Nonprofit polyolefin recycling company Polyco has donated 12 branded, yellow wheelie bins and 500 rolls of clear refuse bags to the Oasis Association in Claremont, Cape Town, and the Breede Valley Asso-ciation for Persons with Disabilities (APD), in Worcester, as part of a social responsibility initiative.
Polyco CEO Mandy Naude says both of these charities recently submitted applications to Polyco for funding during the organisation’s call for proposals from collectors of postconsumer polyolefin waste. “Although they did not meet our criteria for project funding support, we recognised the fantastic work they were doing and decided to donate recycling bins and bags to assist them with the sorting of their plastic waste at both their recycling depots,” she says.
The well-known Oasis Association provides services for people with intellectual disabilities and manages day centres for children and group homes for adults. They pride themselves on providing stimulation, education, food and care, as well as employment to the adults who are housed at the Oasis Workshops.
“We run workshops that provide opportunities for the disabled at our centre to work. By teaching them to assist in the recycling projects – by sorting and managing the recycling waste that comes through the door – they learn valuable skills that allow our adults to contribute to the workforce and earn some money,” explains the Oasis Association’s Blessing Tsiga.
The recovery and processing of recyclable or waste materials is Oasis’s largest project. The organisation currently employs 364 workers at the two workshops, who, owing to the nature of their disability and their need for close supervision, have virtually no prospect of finding employment in the open- labour market.
Recycling over 260 t of waste a month, Oasis has become an important drop-off site for recyclables in the southern suburbs of Cape Town.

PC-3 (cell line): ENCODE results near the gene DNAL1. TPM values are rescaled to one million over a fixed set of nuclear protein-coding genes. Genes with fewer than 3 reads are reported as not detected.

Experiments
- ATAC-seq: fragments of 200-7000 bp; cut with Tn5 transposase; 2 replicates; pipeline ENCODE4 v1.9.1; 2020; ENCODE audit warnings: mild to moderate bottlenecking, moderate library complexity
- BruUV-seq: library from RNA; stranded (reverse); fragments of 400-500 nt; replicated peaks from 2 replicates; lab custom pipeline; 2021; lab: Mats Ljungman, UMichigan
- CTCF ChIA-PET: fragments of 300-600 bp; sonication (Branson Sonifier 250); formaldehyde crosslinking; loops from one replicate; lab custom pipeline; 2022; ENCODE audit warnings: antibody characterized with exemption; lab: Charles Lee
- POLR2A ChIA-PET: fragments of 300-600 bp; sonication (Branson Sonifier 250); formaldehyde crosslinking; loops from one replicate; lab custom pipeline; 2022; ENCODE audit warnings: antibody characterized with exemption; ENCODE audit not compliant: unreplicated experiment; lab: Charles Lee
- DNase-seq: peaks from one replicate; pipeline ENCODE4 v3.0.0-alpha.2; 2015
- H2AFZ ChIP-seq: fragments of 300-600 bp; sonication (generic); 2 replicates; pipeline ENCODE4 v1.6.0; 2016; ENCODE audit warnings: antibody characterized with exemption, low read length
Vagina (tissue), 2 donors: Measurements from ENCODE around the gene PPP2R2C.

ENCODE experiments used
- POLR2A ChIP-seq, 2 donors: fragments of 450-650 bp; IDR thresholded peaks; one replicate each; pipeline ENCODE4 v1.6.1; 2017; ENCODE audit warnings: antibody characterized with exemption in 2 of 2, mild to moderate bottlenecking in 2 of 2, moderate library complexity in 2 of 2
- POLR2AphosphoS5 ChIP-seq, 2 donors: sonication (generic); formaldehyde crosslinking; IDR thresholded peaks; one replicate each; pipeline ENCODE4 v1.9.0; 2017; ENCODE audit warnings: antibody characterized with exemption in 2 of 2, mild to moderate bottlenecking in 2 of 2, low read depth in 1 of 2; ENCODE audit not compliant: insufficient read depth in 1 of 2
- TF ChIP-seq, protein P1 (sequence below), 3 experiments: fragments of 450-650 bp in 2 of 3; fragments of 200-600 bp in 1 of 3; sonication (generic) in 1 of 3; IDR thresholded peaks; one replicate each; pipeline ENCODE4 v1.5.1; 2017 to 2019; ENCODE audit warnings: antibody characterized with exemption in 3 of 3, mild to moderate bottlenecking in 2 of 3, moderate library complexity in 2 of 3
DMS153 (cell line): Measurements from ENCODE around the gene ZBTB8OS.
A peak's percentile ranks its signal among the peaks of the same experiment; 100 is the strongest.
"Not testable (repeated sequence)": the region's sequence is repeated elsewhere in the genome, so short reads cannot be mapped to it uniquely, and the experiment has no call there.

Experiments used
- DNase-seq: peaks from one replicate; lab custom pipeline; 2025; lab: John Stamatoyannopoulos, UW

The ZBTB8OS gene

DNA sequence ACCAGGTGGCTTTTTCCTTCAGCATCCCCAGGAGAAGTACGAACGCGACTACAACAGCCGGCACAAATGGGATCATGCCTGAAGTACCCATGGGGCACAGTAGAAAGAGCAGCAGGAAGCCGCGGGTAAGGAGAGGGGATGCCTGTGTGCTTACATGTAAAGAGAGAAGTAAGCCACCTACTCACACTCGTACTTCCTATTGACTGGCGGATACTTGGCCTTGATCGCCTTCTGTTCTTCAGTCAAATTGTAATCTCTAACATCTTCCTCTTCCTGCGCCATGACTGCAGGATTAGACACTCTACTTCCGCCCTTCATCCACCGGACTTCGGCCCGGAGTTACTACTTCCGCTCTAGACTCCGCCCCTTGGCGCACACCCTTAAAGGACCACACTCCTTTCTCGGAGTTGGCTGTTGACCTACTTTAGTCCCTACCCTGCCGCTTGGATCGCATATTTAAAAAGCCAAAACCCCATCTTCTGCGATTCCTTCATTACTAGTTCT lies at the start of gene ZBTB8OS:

“The bins that were donated by Polyco are a huge help to our workshop as we receive large amounts of recycling daily; the bins are used to separate plastic materials and store them safely so that they do not deteriorate,” says Tsiga.
Meanwhile, the Breede Valley APD is a welfare organisation that provides developmental social services to all persons with disabilities residing in the Breede Valley municipality.
There is a great need among persons with disabilities – especially school-leavers who have finished their training at the Eden Training Centre in Worcester – for a place of employment, continued education, general training and the daily companionship of work colleagues.The
Breede Valley APD addressed this need by implementing a recycling project, which currently employs 17 persons with disabilities. The organisation provides an integrated approach to waste management by dealing with waste in different ways, with the aim of reducing the amount of waste that ends up in local landfills, thereby playing a part in saving the environment.
“With Polyco donating the six wheelie bins and clear plastic bags for recycling, they have made it easier for persons with disabilities to do their daily tasks. Our premises can get so full at times that we need any storing space we can get,” says Breede Valley APD workshop manager Michelle David.
The clear bags will be used in a new recycling community project, where personnel from Breede Valley APD go into the community and collect recyclables door-to-door in local rural areas.
David adds that the town of Worcester has become a “recycling mecca” since 2010, when they started the programme. “Members of the community bring their recycling in large quantities to our premises and, with the clear recycling bags Polyco has donated, we can give our fellow recyclers one new bag for each bag they recycle at their home,” she notes.
Naude notes that Polyco is proud to have assisted the Oasis Association and the Breede Valley APD with the new bins, which communicate Polyco’s recycling message. He adds that, although providing and donating recycling bins is not a core focus of the organisation’s activities, both these associations’ passion for recycling and helping the disabled stood out among other applicants.
“Considering our vision of delivering a ‘hand-up’ instead of a ‘hand-out’, we felt that they were both worthy projects to support. As with our other project partners, Polyco will continue to build a relationship with these charities and assist them in growing their collection efforts,” she concludes.